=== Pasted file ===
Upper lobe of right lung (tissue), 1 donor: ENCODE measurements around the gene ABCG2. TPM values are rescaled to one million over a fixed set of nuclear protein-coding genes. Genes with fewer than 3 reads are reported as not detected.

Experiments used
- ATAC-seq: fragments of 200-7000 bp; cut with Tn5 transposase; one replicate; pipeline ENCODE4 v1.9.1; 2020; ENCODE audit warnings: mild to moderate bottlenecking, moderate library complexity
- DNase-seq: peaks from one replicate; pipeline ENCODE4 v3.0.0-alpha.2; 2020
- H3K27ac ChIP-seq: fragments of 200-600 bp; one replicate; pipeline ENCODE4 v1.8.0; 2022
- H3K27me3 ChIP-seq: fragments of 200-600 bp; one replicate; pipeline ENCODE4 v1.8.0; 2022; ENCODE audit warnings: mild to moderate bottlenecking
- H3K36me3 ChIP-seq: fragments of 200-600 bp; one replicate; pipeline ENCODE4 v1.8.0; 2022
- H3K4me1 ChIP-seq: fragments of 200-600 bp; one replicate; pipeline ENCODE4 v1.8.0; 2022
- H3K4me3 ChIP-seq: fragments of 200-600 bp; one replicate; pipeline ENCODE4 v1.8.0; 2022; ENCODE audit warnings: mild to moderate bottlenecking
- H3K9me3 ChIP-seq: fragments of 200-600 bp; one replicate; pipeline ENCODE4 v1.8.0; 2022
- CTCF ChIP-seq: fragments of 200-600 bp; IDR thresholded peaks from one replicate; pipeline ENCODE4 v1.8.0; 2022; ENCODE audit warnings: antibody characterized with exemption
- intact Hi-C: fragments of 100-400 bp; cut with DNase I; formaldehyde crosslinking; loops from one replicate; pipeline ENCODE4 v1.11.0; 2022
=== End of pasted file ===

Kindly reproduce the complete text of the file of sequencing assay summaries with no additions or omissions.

Upper lobe of right lung (tissue), 1 donor: ENCODE measurements around the gene ABCG2. TPM values are rescaled to one million over a fixed set of nuclear protein-coding genes. Genes with fewer than 3 reads are reported as not detected.

Experiments used
- ATAC-seq: fragments of 200-7000 bp; cut with Tn5 transposase; one replicate; pipeline ENCODE4 v1.9.1; 2020; ENCODE audit warnings: mild to moderate bottlenecking, moderate library complexity
- DNase-seq: peaks from one replicate; pipeline ENCODE4 v3.0.0-alpha.2; 2020
- H3K27ac ChIP-seq: fragments of 200-600 bp; one replicate; pipeline ENCODE4 v1.8.0; 2022
- H3K27me3 ChIP-seq: fragments of 200-600 bp; one replicate; pipeline ENCODE4 v1.8.0; 2022; ENCODE audit warnings: mild to moderate bottlenecking
- H3K36me3 ChIP-seq: fragments of 200-600 bp; one replicate; pipeline ENCODE4 v1.8.0; 2022
- H3K4me1 ChIP-seq: fragments of 200-600 bp; one replicate; pipeline ENCODE4 v1.8.0; 2022
- H3K4me3 ChIP-seq: fragments of 200-600 bp; one replicate; pipeline ENCODE4 v1.8.0; 2022; ENCODE audit warnings: mild to moderate bottlenecking
- H3K9me3 ChIP-seq: fragments of 200-600 bp; one replicate; pipeline ENCODE4 v1.8.0; 2022
- CTCF ChIP-seq: fragments of 200-600 bp; IDR thresholded peaks from one replicate; pipeline ENCODE4 v1.8.0; 2022; ENCODE audit warnings: antibody characterized with exemption
- intact Hi-C: fragments of 100-400 bp; cut with DNase I; formaldehyde crosslinking; loops from one replicate; pipeline ENCODE4 v1.11.0; 2022